- Statutory Authority
Should provide all the assistance that they can to the inspector, during the investigation or inquiry or inspection of the company. For this kind of assistance, a prior approval from the central government is needed.
Sub-Section (10) of Section 217 of Companies Act, 2013
Under this sub-section, if the central government feels so, it can make arrangements foreign states to help and assist in any inquiry, inspection or investigation of the companies under this act
Sub-Section (11) of Section 217 of Companies Act, 2013
This sub-section talks about when during the investigation, inquiry or inspection it is found that some evidence is in a different country, at that time the central government can request the authorities in the foreign state to examine and gather evidence on the behalf and then send it to India.
Investigation, Inquiry and Inspection in Foreign Country
A letter of request for an inspection of a company’s affairs from a court or authority in a nation other than India may be forwarded by the Central Government. The court will issue a summons, take their testimony, or issue papers. Another option is to forward the letter to an inspector for review. Similar to how a firm would be investigated under this Act, the inspector will look into the company’s affairs. If a longer period of time is required for additional action, the inspector has to submit the report within 30 days.
The court shall forward the evidence obtained or items gathered in accordance with the foregoing to the Central Government for transmission in the manner the Central Government may deem appropriate to the court or the authority in the foreign country or location that issued the letter of request, or authenticated copies thereof or the items so obtained.
Section 217 of Companies Act included all the information related to the powers of the inspectors that are appointed by the central government for investigating, inspecting and inquiring about the company and its employees and members. The procedure and the powers which are vested in the inspector for carrying out this inquiry, investigating and inspection are similar to that of a civil court in CrPc. Not complying with these sections can result in fines and imprisonment.
Frequently Asked Questions
The rights and methods of inspectors appointed by the Central Government to conduct investigations into concerns pertaining to companies are covered by Section 217 of the Companies Act, 2013, which is the law in question. Within the corporate sector, it guarantees honesty and compliance.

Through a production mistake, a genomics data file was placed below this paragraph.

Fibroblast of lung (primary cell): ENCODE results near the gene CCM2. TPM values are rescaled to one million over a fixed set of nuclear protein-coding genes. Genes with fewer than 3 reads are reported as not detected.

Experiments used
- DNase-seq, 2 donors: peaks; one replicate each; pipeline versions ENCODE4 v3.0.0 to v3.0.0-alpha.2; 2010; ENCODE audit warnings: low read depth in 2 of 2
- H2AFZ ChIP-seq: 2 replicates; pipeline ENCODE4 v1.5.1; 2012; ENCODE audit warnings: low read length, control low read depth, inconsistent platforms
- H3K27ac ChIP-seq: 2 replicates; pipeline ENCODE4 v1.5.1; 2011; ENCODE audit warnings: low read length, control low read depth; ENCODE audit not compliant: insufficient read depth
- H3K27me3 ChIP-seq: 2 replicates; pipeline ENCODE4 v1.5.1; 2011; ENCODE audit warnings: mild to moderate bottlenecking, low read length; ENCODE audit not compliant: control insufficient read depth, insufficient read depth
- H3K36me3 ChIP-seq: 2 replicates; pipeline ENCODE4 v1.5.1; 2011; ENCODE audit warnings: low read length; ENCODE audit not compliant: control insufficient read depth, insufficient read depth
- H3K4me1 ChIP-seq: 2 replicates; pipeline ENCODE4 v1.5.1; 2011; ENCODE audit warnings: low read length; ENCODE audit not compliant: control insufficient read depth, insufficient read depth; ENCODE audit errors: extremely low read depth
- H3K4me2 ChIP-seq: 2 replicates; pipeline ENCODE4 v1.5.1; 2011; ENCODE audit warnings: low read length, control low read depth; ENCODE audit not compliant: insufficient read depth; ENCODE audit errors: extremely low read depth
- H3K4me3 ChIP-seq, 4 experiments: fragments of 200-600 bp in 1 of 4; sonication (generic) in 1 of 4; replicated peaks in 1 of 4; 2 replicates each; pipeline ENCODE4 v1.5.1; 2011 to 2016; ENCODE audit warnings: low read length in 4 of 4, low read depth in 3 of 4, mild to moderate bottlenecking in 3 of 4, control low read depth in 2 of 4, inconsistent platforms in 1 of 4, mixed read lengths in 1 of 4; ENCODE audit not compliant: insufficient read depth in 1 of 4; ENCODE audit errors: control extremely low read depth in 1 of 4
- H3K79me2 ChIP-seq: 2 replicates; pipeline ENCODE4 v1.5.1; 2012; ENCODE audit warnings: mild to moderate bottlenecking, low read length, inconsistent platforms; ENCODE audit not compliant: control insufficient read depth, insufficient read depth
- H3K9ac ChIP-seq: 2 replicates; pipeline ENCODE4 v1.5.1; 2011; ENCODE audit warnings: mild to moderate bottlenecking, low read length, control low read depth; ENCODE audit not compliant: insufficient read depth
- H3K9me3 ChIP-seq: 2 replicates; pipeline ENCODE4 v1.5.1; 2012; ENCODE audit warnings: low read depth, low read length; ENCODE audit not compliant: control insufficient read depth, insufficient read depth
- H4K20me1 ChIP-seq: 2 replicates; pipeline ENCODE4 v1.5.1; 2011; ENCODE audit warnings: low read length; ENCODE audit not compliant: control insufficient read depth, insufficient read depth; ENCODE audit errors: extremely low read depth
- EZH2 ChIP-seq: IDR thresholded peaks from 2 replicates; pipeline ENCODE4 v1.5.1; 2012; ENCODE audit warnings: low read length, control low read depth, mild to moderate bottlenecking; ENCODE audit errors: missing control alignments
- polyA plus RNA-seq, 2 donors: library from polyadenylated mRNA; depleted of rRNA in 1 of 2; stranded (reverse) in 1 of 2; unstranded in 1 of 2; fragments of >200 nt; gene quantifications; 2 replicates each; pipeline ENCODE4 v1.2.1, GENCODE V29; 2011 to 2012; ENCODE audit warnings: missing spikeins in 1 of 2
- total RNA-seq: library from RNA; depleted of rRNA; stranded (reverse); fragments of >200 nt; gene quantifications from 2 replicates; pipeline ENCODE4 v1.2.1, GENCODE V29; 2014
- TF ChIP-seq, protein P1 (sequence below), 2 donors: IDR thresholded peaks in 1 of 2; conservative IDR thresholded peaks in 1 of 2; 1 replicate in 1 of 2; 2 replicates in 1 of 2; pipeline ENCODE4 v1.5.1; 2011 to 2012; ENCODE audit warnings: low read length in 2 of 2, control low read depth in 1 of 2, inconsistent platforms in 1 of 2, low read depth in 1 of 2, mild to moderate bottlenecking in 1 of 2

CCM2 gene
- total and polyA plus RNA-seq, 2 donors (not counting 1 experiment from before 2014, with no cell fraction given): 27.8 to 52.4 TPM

According to Section 217, any officer chosen by the Central Government may be classified as an inspector. According to the Code of Criminal Procedure (CrPC), they have the same authority as a civil court.
All workers, officials, and agents-including former ones-have a responsibility to hold onto and submit all records and documents relevant to the company during an inquiry. Additionally, they must to assist the inspector as needed.
Yes, if they are necessary for the investigation, an inspector may ask a body corporate or one of the other entities listed in Section 217(1) for documents and information.
The answer is that records and documents held by an inspector during an investigation must be returned within 180 days of their initial date of possession. With a written order, the inspector may re- request them, beginning a new 180-day cycle.
Any anyone connected to the business under investigation may be questioned by an inspector. They must be truthful when sworn in. With prior approval from the Central Government, the inspector may, if necessary, also question additional people.
A responsible official or director who violates the law may be subject to fines, imprisonment, and loss of employment. Section 217 outlines the penalties.
No, it is the director or officer’s responsibility to provide the requested information, and failure to do so may result in penalties such as fines and imprisonment.
Read Our Article: Section 209 Of Companies Act, 2013: Search And Seizure